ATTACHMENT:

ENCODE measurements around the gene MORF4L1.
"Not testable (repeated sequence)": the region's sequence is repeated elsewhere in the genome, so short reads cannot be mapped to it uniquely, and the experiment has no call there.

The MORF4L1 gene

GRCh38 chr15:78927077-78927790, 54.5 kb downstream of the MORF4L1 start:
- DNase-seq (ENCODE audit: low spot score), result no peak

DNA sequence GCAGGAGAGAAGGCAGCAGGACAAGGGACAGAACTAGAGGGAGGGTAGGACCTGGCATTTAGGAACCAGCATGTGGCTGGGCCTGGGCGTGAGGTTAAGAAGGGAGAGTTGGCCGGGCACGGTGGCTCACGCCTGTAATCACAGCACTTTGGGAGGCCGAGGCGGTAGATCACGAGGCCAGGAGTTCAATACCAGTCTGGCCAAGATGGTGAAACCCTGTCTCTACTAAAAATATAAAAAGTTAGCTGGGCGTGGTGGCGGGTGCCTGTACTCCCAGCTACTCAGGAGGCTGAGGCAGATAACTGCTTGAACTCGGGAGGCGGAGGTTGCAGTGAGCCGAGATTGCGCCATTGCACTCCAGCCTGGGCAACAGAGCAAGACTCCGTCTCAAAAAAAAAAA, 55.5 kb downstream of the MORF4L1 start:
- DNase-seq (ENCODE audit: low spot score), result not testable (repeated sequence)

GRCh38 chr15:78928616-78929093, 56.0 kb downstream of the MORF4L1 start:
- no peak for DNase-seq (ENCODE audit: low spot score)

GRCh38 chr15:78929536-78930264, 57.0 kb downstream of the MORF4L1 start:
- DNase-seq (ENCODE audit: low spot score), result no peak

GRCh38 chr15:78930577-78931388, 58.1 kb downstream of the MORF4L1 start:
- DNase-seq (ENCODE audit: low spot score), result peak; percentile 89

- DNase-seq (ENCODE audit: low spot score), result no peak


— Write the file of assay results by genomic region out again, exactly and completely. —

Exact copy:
ENCODE measurements around the gene MORF4L1.
"Not testable (repeated sequence)": the region's sequence is repeated elsewhere in the genome, so short reads cannot be mapped to it uniquely, and the experiment has no call there.

The MORF4L1 gene

GRCh38 chr15:78927077-78927790, 54.5 kb downstream of the MORF4L1 start:
- DNase-seq (ENCODE audit: low spot score), result no peak

DNA sequence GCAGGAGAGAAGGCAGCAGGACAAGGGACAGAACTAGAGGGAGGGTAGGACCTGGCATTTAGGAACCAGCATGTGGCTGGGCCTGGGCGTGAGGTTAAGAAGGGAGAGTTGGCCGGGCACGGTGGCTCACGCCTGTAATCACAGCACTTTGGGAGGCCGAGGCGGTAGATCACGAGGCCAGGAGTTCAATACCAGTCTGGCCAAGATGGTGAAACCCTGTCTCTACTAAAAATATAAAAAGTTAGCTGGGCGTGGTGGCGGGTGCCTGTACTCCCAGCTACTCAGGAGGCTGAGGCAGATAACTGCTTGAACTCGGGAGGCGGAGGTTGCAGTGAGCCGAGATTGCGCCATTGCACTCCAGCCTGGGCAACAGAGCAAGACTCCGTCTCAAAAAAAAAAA, 55.5 kb downstream of the MORF4L1 start:
- DNase-seq (ENCODE audit: low spot score), result not testable (repeated sequence)

GRCh38 chr15:78928616-78929093, 56.0 kb downstream of the MORF4L1 start:
- no peak for DNase-seq (ENCODE audit: low spot score)

GRCh38 chr15:78929536-78930264, 57.0 kb downstream of the MORF4L1 start:
- DNase-seq (ENCODE audit: low spot score), result no peak

GRCh38 chr15:78930577-78931388, 58.1 kb downstream of the MORF4L1 start:
- DNase-seq (ENCODE audit: low spot score), result peak; percentile 89

- DNase-seq (ENCODE audit: low spot score), result no peak